Archive for April, 2010

PVRPV’s Featured Property of the Week: A Molino Residence – Casa Paradiso

Located on Los Muertos Beach next to the Rio Cuale, Casa Paradiso is just steps away from everything that Old Town Puerto Vallarta and the Zona Romantica have to offer. World class restaurants, galleries, shopping and nightlife are all at your doorstep.

This luxurious condominium features 3 bedrooms and 3 bathrooms. The master suite features a King bed and ensuite bath with jacuzzi tub and walk in shower. The 2nd suite features a King bed and ensuite bath with walk in shower. The 3rd guest bedroom features a Queen bed. All bedrooms have flat screen TV’s with satelite TV service and I-Pod stations and a safe.

In this Puerto Vallarta Vacation Condo, you will find: a full kitchen with all the devices you could need, such as, dishwasher, cook top, oven, microwave, refrigerator, toaster, coffee maker, blender, etc. Since it is fully furnished it has a washing machine, a dryer, ceiling fans, beautiful furniture, CD player, alarm clock, hair dryer, iron and ironing board, linens, towels, a purified water system, and central air conditioning with individual room controls, just to make your Puerto Vallarta Vacation hassle free.

There is also a flat screen TV with satelite service and DVD in the living room, and a 4th I-pod station in the kitchen as well as a Vonage phone for unlimited long distance to the US and Canada, and high speed wireless internet service.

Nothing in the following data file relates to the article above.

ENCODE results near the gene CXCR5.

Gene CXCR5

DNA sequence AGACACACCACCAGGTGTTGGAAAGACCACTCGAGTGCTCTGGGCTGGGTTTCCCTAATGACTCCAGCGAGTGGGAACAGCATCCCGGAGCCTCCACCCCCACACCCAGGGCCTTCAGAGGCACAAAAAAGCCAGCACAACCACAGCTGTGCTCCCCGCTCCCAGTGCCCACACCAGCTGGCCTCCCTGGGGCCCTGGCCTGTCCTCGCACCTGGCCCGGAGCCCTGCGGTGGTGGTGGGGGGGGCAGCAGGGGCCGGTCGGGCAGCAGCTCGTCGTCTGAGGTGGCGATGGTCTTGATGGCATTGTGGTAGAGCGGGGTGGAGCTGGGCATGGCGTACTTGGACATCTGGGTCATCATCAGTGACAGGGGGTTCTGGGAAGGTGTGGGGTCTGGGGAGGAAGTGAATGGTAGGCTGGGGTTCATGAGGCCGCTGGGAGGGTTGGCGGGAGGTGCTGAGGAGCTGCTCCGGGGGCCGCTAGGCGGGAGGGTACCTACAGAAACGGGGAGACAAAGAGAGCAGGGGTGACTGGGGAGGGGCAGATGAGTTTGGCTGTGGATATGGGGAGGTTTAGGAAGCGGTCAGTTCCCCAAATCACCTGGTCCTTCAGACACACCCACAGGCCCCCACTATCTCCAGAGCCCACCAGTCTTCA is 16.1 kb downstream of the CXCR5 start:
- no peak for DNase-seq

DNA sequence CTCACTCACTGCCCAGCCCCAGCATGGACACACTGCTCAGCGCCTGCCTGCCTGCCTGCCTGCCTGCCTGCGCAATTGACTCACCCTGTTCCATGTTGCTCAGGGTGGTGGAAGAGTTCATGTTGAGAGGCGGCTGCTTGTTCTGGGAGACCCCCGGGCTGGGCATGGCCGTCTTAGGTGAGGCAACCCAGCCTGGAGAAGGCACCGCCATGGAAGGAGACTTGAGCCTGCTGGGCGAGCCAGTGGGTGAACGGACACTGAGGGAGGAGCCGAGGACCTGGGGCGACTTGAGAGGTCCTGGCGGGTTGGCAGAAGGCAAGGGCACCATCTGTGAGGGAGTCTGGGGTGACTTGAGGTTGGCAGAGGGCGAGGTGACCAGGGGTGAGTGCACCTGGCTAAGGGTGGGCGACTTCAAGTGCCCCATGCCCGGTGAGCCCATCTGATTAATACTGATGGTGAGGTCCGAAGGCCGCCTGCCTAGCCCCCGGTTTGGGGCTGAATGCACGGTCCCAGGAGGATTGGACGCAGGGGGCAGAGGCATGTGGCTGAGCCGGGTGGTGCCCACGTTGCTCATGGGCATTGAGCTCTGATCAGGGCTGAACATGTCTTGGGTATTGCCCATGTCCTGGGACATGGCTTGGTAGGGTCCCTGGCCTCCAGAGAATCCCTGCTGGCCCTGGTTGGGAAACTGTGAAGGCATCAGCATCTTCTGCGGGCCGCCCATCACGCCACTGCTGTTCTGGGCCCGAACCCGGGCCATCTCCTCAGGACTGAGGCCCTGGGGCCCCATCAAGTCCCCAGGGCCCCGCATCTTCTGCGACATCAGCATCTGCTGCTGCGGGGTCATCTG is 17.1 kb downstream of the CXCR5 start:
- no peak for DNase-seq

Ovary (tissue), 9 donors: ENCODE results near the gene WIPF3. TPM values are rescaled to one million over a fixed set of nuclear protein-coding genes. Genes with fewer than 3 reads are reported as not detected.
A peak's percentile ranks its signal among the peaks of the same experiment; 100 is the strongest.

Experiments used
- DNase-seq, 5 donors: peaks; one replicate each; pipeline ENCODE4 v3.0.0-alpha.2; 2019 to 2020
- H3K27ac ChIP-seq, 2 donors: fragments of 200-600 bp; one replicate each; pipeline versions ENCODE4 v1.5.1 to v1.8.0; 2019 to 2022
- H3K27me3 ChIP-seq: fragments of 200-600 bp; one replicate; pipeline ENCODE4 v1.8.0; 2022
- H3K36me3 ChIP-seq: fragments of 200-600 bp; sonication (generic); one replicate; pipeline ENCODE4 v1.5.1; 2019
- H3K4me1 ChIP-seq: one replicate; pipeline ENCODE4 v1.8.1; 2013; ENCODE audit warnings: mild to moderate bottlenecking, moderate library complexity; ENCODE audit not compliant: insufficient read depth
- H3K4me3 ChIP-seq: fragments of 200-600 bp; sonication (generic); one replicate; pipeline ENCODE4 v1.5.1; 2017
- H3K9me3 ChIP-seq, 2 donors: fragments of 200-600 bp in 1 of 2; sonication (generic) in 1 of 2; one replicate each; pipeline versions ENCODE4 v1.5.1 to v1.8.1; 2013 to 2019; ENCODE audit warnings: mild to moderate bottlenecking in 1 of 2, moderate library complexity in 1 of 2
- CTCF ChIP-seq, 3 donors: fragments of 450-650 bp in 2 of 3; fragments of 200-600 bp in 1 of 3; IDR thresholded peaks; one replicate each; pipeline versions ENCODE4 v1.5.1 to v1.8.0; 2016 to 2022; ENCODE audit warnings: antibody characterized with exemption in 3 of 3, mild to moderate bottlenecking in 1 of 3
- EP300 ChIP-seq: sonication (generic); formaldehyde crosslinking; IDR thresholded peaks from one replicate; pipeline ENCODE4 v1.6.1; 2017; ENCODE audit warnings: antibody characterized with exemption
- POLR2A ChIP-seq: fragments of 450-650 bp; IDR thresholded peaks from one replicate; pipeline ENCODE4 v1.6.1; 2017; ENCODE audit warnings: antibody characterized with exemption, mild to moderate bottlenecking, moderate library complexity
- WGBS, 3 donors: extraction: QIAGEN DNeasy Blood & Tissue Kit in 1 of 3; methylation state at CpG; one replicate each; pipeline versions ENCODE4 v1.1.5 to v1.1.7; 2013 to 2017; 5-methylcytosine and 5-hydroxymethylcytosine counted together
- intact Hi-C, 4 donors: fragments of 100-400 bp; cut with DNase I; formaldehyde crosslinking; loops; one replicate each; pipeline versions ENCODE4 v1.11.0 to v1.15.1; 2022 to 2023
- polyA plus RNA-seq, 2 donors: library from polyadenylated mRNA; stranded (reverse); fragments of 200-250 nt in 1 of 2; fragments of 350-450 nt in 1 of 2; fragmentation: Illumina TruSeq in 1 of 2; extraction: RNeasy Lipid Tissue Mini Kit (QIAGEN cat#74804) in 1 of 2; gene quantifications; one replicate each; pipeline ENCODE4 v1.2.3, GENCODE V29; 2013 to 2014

Accommodations of this Vallarta Vacation Condo include a heated pool surrounded by beautiful trees and lots of green areas, 24 hr gated security and private parking, among others. Daily Maid and Chef service for 2 meals daily are also included 6 days a week. Guests may request a menu in advance or upon arrival.

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So, come and enjoy extraordinary views and gorgeous sunsets in this stunning Puerto Vallarta Vacation Rental!!!


Click here to see A Molino Residence – Casa Paradiso’s Complete Profile >>>

Be the first to comment - What do you think?  Posted by admin - April 26, 2010 at 5:54 pm

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Sixth Annual International Altruism Festival at CasaMagna Marriott Puerto Vallarta